A kidney transplant is an operation that replaces a diseased or damaged kidney from the body. The transplanted kidney takes over the work of the two kidneys that failed. During a transplant, the surgeon places the new kidney in the recipient’s lower abdomen and connects the artery and vein of the new kidney to the recipient’s artery and vein. Often, the transplanted kidney will start making urine as soon as recipient blood starts flowing through it. But sometimes it takes a few weeks to start working. Many transplanted kidneys come from donors who have died. Some come from a living family member. The wait for a new kidney can belong. An immunosuppressant is usually required to prevent transplant rejection.
Liver transplantation removes the diseased liver and replaces it with a healthy one. Most transplant livers come from a donor who has died. Sometimes a healthy person donates part of his or her liver for a specific patient. In this case, the donor is called a living donor. The most common reason for transplantation in adults is cirrhosis (healthy liver cells are killed and replaced with scar tissue) and in children is biliary atresia (a disease of the bile ducts).
Lung transplantation is surgery to replace one or both diseased lungs with healthy lungs. During the operation, the surgeon makes a cut in the chest and removes the diseased lung. The surgeon then sews the new lung to the main blood vessels and air passage. Lung transplantation is recommended if the disease cannot be controlled by any other way. These diseases include COPD (chronic obstructive pulmonary disease), cystic fibrosis, diopathic pulmonary fibrosis interstitial lung disease, Primary pulmonary hypertension. Complications of lung transplantation include rejection of the transplanted lung and infection.
A pancreas transplant is a surgery to place a healthy pancreas from a donor into a person with a diseased pancreas. A common reason for this type of damage is diabetes. Pancreas transplants can enable people with type I diabetes to give up insulin shots. An experimental procedure called islet cell transplantation transplants only the parts of the pancreas that make insulin. Immuno-suppressant is usually required to prevent transplant rejection.
It is the replacement of damaged or burnt skin in patients with a new skin of donors. Skin Transplantation is usually done to treat burn victims. An immunosuppressant is usually required to prevent transplant rejection.
GENERAL IMMUNOSUPPRESSIVE THERAPY
Allogenic transplantation requires some degree of immuno-suppression if the transplant is to survive. The disadvantage of most immunosuppressive treatments is that they are non-specific and result in generalized immunosuppression of response of all allergens. The patient on long-term immunosuppressive therapy is at high risk of hypertension, cancer and metabolic bone disease.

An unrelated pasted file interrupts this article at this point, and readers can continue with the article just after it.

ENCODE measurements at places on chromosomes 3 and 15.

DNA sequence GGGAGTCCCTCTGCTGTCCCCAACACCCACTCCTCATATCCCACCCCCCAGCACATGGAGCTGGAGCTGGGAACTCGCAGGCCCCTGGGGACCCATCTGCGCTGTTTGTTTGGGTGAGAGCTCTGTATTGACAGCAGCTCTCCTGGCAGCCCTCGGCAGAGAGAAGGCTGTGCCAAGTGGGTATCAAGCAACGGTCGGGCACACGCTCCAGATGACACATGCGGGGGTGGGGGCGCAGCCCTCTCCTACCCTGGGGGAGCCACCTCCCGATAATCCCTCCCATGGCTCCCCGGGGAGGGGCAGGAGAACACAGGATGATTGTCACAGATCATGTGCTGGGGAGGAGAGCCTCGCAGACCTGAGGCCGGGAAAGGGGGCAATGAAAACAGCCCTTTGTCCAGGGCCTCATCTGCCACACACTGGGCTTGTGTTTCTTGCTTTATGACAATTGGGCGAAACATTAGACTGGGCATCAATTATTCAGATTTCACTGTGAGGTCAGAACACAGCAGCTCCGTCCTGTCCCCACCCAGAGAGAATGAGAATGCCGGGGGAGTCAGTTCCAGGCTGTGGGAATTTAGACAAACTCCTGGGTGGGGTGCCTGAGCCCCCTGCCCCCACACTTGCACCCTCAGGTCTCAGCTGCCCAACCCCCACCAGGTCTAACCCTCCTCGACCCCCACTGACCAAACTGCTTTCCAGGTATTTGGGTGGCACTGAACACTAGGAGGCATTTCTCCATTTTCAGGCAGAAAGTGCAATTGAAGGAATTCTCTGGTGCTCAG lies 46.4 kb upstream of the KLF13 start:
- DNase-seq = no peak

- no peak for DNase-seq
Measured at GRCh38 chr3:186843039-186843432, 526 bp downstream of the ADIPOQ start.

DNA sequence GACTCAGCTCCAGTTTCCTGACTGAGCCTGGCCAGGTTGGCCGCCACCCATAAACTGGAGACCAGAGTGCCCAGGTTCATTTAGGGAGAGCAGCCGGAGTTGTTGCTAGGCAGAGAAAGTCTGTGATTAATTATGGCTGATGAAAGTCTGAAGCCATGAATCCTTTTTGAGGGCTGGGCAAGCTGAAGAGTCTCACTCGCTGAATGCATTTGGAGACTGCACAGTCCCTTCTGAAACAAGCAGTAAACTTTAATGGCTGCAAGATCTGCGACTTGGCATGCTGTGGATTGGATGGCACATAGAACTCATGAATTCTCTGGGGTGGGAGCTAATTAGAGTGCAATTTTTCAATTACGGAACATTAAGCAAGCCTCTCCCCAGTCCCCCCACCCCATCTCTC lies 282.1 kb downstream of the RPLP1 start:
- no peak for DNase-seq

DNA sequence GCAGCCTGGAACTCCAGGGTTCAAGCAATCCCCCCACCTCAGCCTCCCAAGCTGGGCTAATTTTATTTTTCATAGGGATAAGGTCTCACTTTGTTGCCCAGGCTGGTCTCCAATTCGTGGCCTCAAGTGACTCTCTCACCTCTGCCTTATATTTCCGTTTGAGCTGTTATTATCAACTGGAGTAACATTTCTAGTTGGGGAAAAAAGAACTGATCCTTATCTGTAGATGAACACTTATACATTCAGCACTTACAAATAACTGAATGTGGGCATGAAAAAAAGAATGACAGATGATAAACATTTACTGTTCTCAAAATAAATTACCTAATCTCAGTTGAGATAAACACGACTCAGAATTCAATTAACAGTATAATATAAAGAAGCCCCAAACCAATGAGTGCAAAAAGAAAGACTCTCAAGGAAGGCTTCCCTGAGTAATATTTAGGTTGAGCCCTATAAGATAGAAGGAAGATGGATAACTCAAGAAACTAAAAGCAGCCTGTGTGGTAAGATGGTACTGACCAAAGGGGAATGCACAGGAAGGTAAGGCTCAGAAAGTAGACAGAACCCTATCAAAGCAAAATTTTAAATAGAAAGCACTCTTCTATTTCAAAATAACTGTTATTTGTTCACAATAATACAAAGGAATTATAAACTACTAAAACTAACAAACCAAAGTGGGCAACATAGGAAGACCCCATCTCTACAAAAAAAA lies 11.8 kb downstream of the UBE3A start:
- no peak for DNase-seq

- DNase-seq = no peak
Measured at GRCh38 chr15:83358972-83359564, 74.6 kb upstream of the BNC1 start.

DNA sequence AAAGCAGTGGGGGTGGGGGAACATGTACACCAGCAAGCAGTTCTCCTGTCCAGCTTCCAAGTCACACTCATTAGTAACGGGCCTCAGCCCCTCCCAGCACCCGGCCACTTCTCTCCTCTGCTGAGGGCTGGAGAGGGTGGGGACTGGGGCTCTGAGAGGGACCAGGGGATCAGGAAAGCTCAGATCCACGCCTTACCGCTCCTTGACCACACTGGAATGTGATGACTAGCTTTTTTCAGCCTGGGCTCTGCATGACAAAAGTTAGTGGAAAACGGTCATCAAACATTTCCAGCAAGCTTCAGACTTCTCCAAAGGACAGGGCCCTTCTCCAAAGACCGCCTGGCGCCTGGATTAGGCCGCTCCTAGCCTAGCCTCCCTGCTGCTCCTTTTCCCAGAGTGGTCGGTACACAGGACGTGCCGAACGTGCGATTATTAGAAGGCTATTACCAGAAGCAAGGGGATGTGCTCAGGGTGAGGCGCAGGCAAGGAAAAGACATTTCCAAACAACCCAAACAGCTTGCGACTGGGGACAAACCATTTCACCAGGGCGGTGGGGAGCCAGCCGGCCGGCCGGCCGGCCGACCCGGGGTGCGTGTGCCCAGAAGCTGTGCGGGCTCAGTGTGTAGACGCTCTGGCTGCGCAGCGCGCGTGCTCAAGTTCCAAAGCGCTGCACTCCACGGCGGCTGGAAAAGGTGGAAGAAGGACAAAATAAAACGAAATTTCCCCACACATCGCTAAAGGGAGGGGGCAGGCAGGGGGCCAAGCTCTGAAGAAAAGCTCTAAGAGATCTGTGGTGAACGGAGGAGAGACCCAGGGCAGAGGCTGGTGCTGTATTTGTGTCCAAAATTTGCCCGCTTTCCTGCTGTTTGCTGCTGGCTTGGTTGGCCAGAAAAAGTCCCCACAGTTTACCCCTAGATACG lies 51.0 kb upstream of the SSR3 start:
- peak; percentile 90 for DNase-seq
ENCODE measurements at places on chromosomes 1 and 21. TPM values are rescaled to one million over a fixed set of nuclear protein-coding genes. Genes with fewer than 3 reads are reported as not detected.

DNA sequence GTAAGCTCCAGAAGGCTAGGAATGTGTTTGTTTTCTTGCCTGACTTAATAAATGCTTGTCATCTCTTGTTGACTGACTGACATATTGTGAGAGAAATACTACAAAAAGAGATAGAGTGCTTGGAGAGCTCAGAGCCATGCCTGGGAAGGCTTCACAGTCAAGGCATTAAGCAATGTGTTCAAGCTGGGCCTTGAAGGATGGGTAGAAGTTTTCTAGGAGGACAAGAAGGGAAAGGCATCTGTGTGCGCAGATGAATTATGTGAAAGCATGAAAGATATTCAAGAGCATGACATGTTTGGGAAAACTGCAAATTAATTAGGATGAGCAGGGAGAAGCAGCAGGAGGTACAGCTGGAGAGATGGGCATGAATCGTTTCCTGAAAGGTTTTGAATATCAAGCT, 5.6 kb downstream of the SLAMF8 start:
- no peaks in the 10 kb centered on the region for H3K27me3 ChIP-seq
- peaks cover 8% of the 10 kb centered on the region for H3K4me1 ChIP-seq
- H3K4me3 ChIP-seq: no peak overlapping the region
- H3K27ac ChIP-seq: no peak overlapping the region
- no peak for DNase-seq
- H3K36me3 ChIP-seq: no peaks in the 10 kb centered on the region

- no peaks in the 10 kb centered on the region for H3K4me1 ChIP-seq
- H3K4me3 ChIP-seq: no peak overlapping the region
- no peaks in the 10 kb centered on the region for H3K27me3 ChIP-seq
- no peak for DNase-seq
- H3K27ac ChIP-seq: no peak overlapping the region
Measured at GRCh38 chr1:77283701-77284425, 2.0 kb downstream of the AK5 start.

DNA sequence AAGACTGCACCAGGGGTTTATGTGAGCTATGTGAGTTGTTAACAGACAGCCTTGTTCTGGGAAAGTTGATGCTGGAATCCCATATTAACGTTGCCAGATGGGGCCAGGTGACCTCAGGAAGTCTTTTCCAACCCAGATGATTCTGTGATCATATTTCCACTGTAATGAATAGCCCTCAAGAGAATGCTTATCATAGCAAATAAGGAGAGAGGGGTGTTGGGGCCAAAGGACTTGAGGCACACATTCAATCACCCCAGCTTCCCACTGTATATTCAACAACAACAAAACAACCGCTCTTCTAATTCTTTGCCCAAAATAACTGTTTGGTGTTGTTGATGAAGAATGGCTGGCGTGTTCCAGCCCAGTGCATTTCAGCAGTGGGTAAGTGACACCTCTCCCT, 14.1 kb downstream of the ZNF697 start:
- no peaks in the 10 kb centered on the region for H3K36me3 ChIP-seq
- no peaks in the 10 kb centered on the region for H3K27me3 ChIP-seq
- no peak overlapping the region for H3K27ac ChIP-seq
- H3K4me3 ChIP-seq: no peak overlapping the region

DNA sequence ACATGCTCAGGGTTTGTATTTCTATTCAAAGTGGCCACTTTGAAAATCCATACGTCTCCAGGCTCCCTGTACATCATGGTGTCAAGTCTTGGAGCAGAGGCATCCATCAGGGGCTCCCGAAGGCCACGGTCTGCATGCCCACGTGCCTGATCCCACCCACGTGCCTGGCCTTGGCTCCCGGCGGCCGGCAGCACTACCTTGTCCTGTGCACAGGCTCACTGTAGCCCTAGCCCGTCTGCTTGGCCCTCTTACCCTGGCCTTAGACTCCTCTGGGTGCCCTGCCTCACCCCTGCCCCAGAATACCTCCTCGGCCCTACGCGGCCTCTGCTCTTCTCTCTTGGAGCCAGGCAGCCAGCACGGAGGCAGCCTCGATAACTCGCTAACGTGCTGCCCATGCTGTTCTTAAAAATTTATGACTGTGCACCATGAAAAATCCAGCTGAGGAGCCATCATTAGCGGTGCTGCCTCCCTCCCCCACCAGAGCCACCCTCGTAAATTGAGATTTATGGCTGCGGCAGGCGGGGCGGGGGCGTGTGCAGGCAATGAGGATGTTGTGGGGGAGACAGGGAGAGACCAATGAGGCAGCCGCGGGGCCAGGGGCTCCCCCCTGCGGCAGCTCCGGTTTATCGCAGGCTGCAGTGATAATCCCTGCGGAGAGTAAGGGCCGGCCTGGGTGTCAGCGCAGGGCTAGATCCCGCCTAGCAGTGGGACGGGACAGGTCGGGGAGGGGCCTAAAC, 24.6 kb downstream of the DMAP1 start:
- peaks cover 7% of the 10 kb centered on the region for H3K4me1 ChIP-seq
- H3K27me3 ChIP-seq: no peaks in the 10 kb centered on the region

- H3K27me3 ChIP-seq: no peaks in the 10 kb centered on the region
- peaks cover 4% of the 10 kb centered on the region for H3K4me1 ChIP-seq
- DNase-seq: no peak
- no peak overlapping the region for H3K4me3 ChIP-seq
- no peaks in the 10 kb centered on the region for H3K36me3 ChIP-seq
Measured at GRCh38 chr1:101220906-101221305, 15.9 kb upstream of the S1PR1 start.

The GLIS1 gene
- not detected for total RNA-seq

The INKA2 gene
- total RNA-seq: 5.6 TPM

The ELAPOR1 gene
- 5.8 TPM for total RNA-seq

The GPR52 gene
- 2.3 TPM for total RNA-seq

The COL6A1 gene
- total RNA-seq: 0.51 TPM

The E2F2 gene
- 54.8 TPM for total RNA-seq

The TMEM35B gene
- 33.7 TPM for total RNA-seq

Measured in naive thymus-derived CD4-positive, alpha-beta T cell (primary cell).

- Mitotic inhibitors thwart T-cell proliferation
- Corticosteroids: e.g., prednisone and dexamethasone are anti-inflammatory agents and are often given to transplant recipient with other immunosuppressents to prevent acute episode of graft rejection.
- Fungal metabolites: Many fungal metabolites are immunosuppressant. e.g., Cyclosporin A and FK 506 block the activation of resting T-cells by inhibiting the transcription of genes encoding IL2 and IL-2 receptors. Ripamycin-immunophillin complex block proliferation and differentiation of activate TH cells. Due to profound properties of these agents, they are used in transplantation of heart, liver, kidney and bone marrow.
- Total lymphoid irradiation eliminates lymphocytes. X radiation can be used to eliminate lymphocyte in transplant recipient just before grafting because lymphocytes are extremely sensitive to X-rays.
SPECIFIC IMMUNOSUPPRESSIVE THERAPY
Experimental approaches using monoclonal antibodies offer the possibility of specific immunosuppression. These antibodies may act by:
(a) Deleting the population of reactive cells—The use of antibodies directed against various surface molecules on the cells of immune system can successfully suppress T-cell activity. Depletion of T-cells to suppress graft rejection involves the use of monoclonal antibody to CD3 molecules of TCR complex. Injection of these antibodies causes rapid depletion of mature T-cells. The depletion is caused by the binding of AB coating T-cells to Fc receptor on phagocytic cells, which then phagocytose and deplete T-cells. In another example, Graft survival can be increased by using monoclonal antibodies specific for high-affinity IL-2 receptor. As IL-2 receptor expressed only on activated T-cells, exposed to Anti-CD 25 after graft specifically block proliferation of T-cells activated in response to alloantigens of graft. Difficulty with the using antibodies to prolong graft survival in human is that they are generally of non human origin.
(b) Inhibiting co-stimulatory signals leading to anergy in specifically reactive cells—T-cells activation requires interaction of TCR with its ligand and reaction of co-stimulatory receptors with their ligands. Contact between one of the co-stimulatory receptors CD28 on the T-cell and its ligand, B7 on APC, is blocked by reaction of B7 with soluble ligand CTLA-4lg. CTLA-4 is coupled to an IgH chain, which slows its clearance from the circulation. This process specifically suppresses graft rejection without inhibiting the immune response to other antigens.
- Define transplantation. When was the first transplantation done, by whom and in which organ?
- What are the different types of transplants/grafts?
- Discuss the immunologic basis of graft rejection.
- What is microtoxicity test?
- What are the different stages of graft rejection?
- Discuss the clinical manifestations of graft rejection.
- Differentiate between hyperacute, acute and chronic rejections.
- Discuss in brief the clinical transplantations.
- Write short note on general and specific immunosuppressive therapy.